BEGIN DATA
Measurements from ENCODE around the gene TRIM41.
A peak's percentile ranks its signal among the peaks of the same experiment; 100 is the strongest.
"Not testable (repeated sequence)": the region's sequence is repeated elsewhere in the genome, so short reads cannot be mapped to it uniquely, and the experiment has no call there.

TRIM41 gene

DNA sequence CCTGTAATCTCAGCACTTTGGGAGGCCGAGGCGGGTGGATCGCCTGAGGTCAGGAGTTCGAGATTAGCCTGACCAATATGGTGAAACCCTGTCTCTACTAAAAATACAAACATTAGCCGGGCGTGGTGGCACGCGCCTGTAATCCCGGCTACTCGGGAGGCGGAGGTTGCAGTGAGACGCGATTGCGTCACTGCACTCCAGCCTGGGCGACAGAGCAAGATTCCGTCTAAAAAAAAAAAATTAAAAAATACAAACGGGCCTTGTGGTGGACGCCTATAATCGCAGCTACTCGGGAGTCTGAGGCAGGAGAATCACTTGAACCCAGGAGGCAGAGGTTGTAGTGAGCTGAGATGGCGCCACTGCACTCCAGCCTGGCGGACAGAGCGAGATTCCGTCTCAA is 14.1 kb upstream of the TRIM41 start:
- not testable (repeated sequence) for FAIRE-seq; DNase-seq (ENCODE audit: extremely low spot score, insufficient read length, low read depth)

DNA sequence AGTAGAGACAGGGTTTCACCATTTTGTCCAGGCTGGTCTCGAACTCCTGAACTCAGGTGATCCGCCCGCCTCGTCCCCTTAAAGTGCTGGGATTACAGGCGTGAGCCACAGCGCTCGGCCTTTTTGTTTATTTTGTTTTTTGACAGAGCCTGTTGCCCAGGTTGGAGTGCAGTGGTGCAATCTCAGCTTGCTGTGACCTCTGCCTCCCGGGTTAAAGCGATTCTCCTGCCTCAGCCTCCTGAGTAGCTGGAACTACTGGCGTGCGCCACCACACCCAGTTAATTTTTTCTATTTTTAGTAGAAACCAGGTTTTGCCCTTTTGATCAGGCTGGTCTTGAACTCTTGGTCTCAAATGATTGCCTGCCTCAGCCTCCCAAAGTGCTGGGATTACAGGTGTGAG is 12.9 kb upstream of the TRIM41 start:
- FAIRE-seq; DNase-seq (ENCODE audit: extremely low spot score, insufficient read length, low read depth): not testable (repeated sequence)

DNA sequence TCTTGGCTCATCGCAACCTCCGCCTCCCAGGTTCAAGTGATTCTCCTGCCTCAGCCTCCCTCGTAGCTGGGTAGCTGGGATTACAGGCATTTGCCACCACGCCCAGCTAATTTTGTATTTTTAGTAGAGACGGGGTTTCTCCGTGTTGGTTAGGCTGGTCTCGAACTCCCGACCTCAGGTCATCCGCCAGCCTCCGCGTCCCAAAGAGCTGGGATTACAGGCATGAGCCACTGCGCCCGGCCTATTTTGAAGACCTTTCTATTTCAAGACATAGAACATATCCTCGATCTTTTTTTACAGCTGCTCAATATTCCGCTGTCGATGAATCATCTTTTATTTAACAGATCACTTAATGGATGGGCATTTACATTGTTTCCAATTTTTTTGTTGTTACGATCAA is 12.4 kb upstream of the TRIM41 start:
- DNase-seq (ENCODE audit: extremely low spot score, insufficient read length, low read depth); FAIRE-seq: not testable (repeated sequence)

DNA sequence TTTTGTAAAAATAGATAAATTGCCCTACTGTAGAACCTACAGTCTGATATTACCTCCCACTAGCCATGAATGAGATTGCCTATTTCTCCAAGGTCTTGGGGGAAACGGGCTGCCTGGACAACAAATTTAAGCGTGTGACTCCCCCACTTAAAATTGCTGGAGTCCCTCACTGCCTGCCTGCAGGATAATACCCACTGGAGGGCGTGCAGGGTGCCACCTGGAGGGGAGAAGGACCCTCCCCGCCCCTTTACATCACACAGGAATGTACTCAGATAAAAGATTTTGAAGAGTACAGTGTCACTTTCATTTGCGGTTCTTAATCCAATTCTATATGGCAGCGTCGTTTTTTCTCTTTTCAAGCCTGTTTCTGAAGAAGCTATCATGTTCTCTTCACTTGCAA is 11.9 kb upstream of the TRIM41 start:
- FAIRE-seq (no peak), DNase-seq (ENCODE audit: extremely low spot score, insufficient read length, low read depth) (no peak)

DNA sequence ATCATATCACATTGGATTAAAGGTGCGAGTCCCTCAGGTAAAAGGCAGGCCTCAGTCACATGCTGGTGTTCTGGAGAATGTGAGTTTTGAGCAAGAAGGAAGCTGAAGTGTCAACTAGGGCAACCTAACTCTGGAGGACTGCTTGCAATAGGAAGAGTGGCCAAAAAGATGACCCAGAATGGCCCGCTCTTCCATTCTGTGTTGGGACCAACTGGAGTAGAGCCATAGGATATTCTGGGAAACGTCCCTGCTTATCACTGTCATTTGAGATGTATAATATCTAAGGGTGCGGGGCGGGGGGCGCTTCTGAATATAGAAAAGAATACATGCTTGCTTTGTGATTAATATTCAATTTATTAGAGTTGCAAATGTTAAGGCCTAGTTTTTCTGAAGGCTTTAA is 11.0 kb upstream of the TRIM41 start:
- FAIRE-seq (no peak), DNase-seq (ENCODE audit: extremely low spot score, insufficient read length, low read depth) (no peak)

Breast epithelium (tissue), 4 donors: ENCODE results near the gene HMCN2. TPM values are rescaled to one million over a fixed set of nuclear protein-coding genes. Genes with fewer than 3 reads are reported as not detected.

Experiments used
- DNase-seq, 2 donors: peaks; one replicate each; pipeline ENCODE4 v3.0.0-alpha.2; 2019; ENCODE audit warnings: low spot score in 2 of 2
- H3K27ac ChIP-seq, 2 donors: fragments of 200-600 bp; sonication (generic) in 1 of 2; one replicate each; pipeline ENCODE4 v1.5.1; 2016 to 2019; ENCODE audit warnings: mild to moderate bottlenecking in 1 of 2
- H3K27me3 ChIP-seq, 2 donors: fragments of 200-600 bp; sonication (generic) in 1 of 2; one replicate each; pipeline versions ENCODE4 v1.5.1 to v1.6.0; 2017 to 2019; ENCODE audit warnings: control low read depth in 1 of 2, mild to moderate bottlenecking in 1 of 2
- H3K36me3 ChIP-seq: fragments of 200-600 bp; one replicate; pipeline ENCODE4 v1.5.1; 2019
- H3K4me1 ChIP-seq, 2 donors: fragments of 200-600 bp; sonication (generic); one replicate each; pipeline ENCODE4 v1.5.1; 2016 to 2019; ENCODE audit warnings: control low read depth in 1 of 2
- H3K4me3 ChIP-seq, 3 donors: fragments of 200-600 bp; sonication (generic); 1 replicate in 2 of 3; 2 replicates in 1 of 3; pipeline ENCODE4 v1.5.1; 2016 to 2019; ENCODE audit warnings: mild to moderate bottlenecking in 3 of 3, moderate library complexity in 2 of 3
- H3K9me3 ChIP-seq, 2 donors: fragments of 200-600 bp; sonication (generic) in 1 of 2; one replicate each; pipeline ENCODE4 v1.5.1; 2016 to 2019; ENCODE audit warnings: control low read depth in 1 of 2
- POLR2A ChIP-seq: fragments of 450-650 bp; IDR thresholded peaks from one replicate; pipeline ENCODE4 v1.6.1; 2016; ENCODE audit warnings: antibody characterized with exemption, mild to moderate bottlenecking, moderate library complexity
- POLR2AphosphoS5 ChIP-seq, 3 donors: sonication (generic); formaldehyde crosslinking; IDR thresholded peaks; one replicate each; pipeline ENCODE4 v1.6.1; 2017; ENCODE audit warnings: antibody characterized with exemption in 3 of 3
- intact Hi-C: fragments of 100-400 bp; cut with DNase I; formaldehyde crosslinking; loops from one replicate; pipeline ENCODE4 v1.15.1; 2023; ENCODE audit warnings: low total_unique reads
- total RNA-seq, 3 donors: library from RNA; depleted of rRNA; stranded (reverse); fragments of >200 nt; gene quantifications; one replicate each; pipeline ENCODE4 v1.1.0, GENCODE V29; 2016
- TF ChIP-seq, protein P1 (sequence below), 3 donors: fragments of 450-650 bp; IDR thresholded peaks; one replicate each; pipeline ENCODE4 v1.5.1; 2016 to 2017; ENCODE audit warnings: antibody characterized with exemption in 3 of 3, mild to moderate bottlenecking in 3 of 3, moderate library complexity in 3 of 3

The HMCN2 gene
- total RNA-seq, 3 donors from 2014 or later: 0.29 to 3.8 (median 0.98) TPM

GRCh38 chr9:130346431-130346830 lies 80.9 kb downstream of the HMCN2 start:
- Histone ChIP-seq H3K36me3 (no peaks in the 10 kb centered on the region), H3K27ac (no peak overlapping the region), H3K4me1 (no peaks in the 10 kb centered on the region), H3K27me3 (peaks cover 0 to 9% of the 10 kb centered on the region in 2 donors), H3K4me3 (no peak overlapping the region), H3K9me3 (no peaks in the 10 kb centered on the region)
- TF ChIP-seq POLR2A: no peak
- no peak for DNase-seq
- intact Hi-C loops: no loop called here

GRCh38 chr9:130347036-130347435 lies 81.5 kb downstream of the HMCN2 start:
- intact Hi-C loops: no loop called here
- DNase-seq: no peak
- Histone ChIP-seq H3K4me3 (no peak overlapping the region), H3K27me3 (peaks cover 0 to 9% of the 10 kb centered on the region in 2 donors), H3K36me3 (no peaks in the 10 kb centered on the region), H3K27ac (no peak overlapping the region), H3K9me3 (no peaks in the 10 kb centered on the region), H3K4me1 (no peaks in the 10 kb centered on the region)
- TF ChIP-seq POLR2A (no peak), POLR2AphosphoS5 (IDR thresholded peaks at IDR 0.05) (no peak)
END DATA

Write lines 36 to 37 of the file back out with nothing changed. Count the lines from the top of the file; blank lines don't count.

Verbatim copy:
GRCh38 chr9:130347036-130347435 lies 81.5 kb downstream of the HMCN2 start:
- intact Hi-C loops: no loop called here